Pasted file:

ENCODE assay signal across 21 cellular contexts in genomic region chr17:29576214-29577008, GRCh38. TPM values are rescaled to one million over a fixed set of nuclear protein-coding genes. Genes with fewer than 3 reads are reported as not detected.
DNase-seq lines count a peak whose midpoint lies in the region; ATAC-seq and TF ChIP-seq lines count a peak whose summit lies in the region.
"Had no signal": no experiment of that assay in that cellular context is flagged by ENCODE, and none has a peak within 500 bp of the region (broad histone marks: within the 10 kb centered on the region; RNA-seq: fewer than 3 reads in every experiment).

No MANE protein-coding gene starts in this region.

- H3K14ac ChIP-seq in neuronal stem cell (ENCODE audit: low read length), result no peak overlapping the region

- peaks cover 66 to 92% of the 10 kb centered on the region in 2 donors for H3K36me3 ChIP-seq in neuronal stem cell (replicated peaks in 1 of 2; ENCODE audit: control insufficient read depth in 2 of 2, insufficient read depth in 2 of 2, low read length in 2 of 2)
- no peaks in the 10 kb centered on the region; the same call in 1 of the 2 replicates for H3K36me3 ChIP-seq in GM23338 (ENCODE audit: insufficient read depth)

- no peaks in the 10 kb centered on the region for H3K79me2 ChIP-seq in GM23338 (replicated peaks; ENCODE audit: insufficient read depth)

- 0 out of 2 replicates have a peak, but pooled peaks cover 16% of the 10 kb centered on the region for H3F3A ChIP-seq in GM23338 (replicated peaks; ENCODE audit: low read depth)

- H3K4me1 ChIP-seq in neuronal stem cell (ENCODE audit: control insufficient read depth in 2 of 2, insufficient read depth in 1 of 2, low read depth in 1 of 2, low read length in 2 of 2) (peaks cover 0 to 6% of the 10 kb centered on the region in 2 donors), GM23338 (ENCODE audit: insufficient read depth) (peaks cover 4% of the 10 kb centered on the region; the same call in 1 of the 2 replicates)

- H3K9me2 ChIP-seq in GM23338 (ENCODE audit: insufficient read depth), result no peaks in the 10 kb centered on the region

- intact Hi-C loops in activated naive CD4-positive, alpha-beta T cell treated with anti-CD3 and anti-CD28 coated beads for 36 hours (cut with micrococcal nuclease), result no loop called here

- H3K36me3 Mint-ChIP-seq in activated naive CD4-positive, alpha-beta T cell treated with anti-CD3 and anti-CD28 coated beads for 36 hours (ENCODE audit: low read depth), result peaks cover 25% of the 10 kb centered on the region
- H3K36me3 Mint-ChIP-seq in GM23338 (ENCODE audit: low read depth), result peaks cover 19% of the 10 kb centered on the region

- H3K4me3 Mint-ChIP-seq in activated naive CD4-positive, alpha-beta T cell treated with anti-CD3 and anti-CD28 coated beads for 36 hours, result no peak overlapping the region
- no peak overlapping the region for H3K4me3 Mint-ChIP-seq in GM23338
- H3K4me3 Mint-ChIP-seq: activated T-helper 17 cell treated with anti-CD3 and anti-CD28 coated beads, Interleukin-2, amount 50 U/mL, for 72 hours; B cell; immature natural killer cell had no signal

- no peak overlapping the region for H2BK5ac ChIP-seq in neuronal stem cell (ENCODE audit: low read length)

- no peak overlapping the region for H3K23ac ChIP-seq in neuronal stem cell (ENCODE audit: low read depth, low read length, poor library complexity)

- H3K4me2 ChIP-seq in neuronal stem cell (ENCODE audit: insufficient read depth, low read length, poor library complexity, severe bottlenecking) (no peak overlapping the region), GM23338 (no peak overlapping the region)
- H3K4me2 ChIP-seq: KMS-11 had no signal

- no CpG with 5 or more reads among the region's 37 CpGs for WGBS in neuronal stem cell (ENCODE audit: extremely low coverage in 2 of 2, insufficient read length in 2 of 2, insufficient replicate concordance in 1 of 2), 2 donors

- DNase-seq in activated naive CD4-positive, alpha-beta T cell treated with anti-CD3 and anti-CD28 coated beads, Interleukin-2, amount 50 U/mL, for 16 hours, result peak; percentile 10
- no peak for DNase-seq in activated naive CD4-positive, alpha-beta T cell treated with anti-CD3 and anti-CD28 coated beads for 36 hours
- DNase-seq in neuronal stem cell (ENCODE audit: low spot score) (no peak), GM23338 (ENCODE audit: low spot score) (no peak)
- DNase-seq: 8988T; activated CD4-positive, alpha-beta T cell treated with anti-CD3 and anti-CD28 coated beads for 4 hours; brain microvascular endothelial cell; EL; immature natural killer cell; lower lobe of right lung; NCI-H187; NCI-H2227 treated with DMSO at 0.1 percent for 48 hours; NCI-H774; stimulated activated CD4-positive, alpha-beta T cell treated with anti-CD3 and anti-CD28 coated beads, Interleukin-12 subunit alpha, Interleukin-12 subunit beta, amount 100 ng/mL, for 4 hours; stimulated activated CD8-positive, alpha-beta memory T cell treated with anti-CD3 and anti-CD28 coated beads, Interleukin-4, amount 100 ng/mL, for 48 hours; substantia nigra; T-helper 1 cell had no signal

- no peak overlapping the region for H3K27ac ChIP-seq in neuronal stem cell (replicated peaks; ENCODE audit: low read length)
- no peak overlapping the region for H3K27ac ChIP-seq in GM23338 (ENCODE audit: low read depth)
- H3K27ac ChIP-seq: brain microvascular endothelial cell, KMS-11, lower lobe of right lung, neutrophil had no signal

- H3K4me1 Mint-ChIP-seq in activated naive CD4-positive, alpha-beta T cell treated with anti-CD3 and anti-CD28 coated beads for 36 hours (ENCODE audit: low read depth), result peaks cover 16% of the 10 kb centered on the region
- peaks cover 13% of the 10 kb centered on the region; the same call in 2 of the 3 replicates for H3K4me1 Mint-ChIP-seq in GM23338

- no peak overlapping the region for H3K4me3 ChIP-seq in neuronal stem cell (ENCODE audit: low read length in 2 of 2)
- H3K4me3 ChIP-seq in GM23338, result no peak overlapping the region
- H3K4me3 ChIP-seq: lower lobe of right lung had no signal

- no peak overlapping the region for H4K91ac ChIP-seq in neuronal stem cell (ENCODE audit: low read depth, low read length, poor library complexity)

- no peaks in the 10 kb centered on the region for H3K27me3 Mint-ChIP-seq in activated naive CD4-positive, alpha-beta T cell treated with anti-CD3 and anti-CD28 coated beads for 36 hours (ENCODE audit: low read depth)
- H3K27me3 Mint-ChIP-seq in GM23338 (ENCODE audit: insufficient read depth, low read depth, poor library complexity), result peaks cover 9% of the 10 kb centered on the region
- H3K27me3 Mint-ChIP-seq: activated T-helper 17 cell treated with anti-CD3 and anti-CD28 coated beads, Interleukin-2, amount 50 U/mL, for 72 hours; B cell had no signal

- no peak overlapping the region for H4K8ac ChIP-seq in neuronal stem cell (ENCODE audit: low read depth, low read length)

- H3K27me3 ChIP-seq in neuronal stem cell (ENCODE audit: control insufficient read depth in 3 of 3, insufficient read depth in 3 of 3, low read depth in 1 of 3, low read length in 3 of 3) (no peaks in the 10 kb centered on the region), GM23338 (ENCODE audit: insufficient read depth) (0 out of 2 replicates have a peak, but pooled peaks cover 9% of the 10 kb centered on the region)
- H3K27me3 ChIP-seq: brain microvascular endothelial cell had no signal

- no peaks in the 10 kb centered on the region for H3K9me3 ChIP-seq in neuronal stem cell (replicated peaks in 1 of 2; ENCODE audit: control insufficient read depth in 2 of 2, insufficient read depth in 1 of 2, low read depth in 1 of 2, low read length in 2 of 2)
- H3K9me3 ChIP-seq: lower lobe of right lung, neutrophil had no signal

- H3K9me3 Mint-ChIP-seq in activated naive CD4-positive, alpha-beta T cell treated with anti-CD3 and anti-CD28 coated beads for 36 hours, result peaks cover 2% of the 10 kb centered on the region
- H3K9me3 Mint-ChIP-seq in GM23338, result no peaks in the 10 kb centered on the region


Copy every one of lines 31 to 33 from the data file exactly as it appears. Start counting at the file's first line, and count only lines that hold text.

- peaks cover 13% of the 10 kb centered on the region; the same call in 2 of the 3 replicates for H3K4me1 Mint-ChIP-seq in GM23338

- no peak overlapping the region for H3K4me3 ChIP-seq in neuronal stem cell (ENCODE audit: low read length in 2 of 2)
- H3K4me3 ChIP-seq in GM23338, result no peak overlapping the region